Donald Trump will face impeachment for the second time in Congress today (Feb. 9), but the soul of the Republican Party will be hanging in the balance.
The former president is facing one charge, “incitement of insurrection,” for his role urging supporters to storm the US Capitol last month.
The goal was to disrupt a constitutionally mandated meeting and kidnap Vice President Mike Pence in an effort to overturn Joe Biden’s election and declare Trump president.
Five people died in the insurrection, including a Capitol police officer, and dozens were injured while Trump extremists desecrated the building for the first time since the War of 1812.
Trump’s role in the insurrection produced a fissure among Republican lawmakers.
Ten GOP House members joined Democrats on a 232-197 vote to impeach Trump for “high crimes and misdemeanors.”
Five GOP senators also joined Democrats, 55-to-45, to declare the process Constitutional. They turned aside arguments Trump couldn’t be impeached because he was already out of office.
More than 140 legal scholars around the country have concurred in a letter to Congress that the impeachment is constitutional.
Of significance, the vote marked the beginning of an effort to break the former president’s cult-like hold on the party and return to its traditional conservative values.
“We can dedicate ourselves to defending the Constitution and perpetuating our best American institutions and traditions, or we can be a party of conspiracy theories, cable-news fantasies, and the ruin that comes with them,” wrote Sen. Ben Sasse (R-Neb) in The Atlantic.
Sasse and Rep. Liz Cheney (R-Wyo.) have emerged as the focus of the resurgent effort to throw off Trump extremism. But so far they are in a minority.
Cheney, the third most senior Republican in the House, suggested on Fox News Trump could face criminal investigation for provoking violence during the insurrection.
She cited a tweet in which he attacked Pence during the assault. The crowd chanted “Hang Mike Pence,” during the riot.
More than 250 alleged rioters have been arrested in a sweeping criminal investigation. Cheney said investigators will look at “every aspect” of the events and “everyone who was involved.”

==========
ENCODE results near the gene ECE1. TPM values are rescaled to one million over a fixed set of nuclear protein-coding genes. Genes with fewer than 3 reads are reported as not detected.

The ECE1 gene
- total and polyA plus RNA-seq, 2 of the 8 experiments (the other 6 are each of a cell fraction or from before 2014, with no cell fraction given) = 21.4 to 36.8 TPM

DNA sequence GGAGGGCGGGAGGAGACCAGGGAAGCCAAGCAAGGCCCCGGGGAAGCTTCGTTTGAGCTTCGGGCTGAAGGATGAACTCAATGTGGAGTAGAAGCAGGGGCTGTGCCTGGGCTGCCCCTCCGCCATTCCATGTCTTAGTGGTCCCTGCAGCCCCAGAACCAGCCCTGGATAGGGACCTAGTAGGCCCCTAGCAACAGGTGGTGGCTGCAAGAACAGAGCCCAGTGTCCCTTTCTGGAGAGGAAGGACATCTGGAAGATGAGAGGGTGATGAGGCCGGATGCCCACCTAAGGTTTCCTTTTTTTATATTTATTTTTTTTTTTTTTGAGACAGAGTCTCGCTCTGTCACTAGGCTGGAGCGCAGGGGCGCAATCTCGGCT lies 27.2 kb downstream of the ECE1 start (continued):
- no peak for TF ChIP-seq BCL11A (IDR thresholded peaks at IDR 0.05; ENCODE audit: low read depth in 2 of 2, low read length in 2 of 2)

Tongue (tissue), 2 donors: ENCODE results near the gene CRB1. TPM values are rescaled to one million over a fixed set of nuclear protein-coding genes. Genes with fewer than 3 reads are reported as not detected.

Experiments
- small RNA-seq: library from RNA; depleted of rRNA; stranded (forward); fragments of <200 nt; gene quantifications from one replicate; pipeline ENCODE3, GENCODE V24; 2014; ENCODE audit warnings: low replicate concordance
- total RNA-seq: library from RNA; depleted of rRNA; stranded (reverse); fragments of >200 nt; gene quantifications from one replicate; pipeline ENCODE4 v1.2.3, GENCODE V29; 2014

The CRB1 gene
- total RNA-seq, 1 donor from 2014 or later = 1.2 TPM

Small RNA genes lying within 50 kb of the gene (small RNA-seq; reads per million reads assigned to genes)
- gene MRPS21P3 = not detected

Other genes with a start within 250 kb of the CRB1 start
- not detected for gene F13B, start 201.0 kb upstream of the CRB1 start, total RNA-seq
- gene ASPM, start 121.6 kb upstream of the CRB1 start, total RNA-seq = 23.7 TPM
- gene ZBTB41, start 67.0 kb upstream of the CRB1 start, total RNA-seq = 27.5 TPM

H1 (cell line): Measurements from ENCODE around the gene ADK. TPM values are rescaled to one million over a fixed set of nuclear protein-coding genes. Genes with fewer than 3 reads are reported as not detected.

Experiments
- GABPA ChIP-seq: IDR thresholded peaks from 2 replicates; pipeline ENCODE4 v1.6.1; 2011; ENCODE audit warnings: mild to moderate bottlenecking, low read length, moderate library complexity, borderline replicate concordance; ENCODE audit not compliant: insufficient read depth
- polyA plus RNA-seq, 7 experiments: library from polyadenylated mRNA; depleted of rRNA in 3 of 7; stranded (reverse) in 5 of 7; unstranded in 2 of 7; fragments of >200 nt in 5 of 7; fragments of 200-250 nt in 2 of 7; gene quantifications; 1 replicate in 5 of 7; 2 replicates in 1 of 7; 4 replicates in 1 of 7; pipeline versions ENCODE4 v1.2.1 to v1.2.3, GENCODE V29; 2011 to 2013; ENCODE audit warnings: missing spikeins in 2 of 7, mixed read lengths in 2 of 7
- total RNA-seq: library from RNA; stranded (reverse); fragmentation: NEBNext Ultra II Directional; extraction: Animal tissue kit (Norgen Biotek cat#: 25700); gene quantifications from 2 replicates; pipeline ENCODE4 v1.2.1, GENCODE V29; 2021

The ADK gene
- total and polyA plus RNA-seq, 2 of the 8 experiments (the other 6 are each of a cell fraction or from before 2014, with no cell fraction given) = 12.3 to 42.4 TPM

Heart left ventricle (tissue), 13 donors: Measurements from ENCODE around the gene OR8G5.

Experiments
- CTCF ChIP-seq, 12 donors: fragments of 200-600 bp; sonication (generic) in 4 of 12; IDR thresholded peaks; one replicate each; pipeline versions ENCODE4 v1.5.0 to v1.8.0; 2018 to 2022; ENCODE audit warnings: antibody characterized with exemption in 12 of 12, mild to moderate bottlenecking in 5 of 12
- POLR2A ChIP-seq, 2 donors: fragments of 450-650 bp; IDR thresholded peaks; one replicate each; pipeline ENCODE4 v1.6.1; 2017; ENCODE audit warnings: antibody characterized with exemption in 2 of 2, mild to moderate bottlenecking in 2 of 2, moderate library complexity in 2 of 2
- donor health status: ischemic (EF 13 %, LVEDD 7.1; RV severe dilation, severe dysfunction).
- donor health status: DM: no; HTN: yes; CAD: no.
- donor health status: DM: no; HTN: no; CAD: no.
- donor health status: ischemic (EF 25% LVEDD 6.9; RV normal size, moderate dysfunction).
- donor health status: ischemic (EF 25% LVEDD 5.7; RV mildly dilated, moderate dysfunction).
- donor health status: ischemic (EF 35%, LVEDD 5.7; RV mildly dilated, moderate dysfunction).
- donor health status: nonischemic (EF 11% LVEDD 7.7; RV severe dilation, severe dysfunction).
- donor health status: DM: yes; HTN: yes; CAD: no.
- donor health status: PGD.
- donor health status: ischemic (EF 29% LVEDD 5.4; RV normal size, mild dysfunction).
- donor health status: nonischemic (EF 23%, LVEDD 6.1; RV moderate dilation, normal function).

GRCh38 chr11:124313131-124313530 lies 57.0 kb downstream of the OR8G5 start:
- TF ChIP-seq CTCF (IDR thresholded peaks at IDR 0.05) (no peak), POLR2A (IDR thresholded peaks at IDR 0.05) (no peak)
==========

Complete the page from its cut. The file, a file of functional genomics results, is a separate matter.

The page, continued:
Republicans, led by Trump acolyte Sen. Rand Paul (R-Tex.), say impeachment is doomed to fail because it will take a two-thirds vote to convict.
He doubts many more Republicans will go against Trump to reach that threshold. It would take 17 Republicans and all Democrats to convict Trump and bar him from holding office in the future.
But Sen. Bill Cassidy, a Louisiana Republican, told NBC’s “Meet the Press” on Sunday (Feb. 2) the Senate vote does not necessarily reflect GOP sentiment on impeachment.
“I think it’s important to understand the nature of that vote. It was called two hours before it. There was no debate and no explanation from either side,” he said.
“It was a vote in a moment of time. And so, based upon what senators knew at that point and felt at that point, they then voted.
“But we will now have, hopefully, presentations from both sides, and we will consider the evidence as impartial jurors,” he said.
A majority of Americans expressed horror and outrage at the attack and 56 percent believe Trump should be convicted for his role.
Given the poll results, and graphic nature of the violence, much of it caught on video, Republicans who stick with Trump could face voters’ wrath at the polls.
The Trump defense team, led by Bruce Castor, is expected to make the argument that the Senate doesn’t have jurisdiction.
They are also expected to argue Trump’s speeches and tweets whipping up a false frenzy over election fraud are protected under the First Amendment, which guarantees free speech.
“Even taking every one of Mr. Trump’s prior statements about the election in the most negative light, they were, at most, only abstract discussions that never advocated for physical force,” the defense brief states.
Rep. Jamie Raskin (D-Md.), who will argue for impeachment, is expected to present dramatic evidence that Trump was central to the Jan. 6 Capitol insurrection. Lawmakers themselves were eyewitnesses to the destruction.
The core of their argument, laid out in an 80-page brief will show that Trump was actively involved in events leading up to the insurrection and did nothing to stop it for two crucial hours.
Among tweets expected to be submitted as evidence, Trump wrote: “Big protest in D.C. on January 6th. Be there, will be wild!”
He also made exhortations like “Election Rigged & Stolen,” “they’re not taking this White House. We’re going to fight like hell, I’ll tell you right now” and “So let’s walk down Pennsylvania Avenue!”
Dozens of people who have been charged so far claim they stormed the building because the president urged them to do so.
The trial is expected to open with four hours of debate today on the constitutional questions and whether the Senate’s power to bar an official from seeking office again hinges on the antecedent act of “removal.”
Each side would then have up to 16 hours starting at noon Wednesday, under draft rules, to argue the merits.